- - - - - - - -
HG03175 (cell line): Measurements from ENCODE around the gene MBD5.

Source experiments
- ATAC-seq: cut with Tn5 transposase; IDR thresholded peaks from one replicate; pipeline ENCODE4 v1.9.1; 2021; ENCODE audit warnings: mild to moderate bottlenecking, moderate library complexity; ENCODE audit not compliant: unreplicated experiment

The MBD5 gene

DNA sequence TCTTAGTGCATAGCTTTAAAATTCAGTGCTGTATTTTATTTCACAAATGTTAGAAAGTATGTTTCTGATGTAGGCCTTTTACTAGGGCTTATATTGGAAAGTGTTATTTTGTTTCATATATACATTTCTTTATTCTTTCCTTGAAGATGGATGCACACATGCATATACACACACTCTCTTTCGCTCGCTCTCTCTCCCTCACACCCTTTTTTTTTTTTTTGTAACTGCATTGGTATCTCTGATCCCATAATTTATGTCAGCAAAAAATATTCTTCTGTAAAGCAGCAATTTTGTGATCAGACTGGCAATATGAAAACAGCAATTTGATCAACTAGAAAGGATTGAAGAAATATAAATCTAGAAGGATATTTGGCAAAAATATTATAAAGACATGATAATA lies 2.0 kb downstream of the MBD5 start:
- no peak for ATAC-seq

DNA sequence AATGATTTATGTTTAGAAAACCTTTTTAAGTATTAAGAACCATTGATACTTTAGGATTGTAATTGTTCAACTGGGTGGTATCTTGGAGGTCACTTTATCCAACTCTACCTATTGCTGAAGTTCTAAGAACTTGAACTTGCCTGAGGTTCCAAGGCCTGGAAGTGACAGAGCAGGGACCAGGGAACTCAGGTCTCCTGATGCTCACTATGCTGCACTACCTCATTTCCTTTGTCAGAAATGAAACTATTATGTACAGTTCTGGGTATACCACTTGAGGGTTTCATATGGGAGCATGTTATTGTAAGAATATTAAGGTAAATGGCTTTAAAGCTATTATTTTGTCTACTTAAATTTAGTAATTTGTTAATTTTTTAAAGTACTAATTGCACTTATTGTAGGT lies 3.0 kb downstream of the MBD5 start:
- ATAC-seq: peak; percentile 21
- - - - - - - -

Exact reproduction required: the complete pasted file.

HG03175 (cell line): Measurements from ENCODE around the gene MBD5.

Source experiments
- ATAC-seq: cut with Tn5 transposase; IDR thresholded peaks from one replicate; pipeline ENCODE4 v1.9.1; 2021; ENCODE audit warnings: mild to moderate bottlenecking, moderate library complexity; ENCODE audit not compliant: unreplicated experiment

The MBD5 gene

DNA sequence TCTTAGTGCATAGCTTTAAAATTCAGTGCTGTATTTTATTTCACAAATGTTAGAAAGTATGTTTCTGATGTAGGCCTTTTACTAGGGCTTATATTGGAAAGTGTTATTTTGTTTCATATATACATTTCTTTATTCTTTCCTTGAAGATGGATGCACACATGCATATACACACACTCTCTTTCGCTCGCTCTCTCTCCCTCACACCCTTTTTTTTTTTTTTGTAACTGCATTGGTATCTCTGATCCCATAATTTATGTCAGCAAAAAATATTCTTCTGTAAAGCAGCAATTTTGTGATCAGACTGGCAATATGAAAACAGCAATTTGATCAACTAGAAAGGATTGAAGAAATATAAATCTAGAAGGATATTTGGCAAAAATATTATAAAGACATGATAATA lies 2.0 kb downstream of the MBD5 start:
- no peak for ATAC-seq

DNA sequence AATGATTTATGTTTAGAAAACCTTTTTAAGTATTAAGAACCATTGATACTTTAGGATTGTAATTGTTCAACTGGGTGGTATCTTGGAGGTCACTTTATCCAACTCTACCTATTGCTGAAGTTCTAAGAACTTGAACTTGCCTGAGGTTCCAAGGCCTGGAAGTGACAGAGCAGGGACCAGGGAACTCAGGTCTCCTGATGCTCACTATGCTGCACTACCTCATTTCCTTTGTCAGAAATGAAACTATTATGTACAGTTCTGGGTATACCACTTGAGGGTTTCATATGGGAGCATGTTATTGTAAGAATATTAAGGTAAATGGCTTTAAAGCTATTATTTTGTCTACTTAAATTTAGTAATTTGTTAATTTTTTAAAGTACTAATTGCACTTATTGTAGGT lies 3.0 kb downstream of the MBD5 start:
- ATAC-seq: peak; percentile 21